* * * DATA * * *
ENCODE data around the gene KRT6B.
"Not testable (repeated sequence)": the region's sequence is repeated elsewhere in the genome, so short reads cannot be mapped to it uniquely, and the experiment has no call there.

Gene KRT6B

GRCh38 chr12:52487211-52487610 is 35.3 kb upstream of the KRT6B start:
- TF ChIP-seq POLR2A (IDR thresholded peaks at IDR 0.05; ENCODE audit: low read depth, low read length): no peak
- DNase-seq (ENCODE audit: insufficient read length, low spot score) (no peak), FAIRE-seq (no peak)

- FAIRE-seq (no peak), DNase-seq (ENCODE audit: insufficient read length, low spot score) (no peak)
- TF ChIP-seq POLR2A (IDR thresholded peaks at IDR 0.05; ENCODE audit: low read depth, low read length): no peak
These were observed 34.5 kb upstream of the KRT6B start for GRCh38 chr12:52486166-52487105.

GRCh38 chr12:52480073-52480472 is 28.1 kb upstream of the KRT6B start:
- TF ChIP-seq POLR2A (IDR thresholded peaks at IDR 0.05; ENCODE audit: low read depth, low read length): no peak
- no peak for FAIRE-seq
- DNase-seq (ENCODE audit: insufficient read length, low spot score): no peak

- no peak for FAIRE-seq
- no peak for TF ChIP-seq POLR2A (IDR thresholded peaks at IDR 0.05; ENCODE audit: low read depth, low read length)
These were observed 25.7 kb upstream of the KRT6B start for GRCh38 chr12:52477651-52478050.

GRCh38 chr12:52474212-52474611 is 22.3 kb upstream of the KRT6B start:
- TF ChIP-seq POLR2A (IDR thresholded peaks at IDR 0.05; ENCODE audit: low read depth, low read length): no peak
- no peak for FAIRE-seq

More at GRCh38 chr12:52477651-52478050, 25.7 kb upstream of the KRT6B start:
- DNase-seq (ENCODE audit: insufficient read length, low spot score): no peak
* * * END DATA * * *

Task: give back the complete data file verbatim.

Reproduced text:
ENCODE data around the gene KRT6B.
"Not testable (repeated sequence)": the region's sequence is repeated elsewhere in the genome, so short reads cannot be mapped to it uniquely, and the experiment has no call there.

Gene KRT6B

GRCh38 chr12:52487211-52487610 is 35.3 kb upstream of the KRT6B start:
- TF ChIP-seq POLR2A (IDR thresholded peaks at IDR 0.05; ENCODE audit: low read depth, low read length): no peak
- DNase-seq (ENCODE audit: insufficient read length, low spot score) (no peak), FAIRE-seq (no peak)

- FAIRE-seq (no peak), DNase-seq (ENCODE audit: insufficient read length, low spot score) (no peak)
- TF ChIP-seq POLR2A (IDR thresholded peaks at IDR 0.05; ENCODE audit: low read depth, low read length): no peak
These were observed 34.5 kb upstream of the KRT6B start for GRCh38 chr12:52486166-52487105.

GRCh38 chr12:52480073-52480472 is 28.1 kb upstream of the KRT6B start:
- TF ChIP-seq POLR2A (IDR thresholded peaks at IDR 0.05; ENCODE audit: low read depth, low read length): no peak
- no peak for FAIRE-seq
- DNase-seq (ENCODE audit: insufficient read length, low spot score): no peak

- no peak for FAIRE-seq
- no peak for TF ChIP-seq POLR2A (IDR thresholded peaks at IDR 0.05; ENCODE audit: low read depth, low read length)
These were observed 25.7 kb upstream of the KRT6B start for GRCh38 chr12:52477651-52478050.

GRCh38 chr12:52474212-52474611 is 22.3 kb upstream of the KRT6B start:
- TF ChIP-seq POLR2A (IDR thresholded peaks at IDR 0.05; ENCODE audit: low read depth, low read length): no peak
- no peak for FAIRE-seq

More at GRCh38 chr12:52477651-52478050, 25.7 kb upstream of the KRT6B start:
- DNase-seq (ENCODE audit: insufficient read length, low spot score): no peak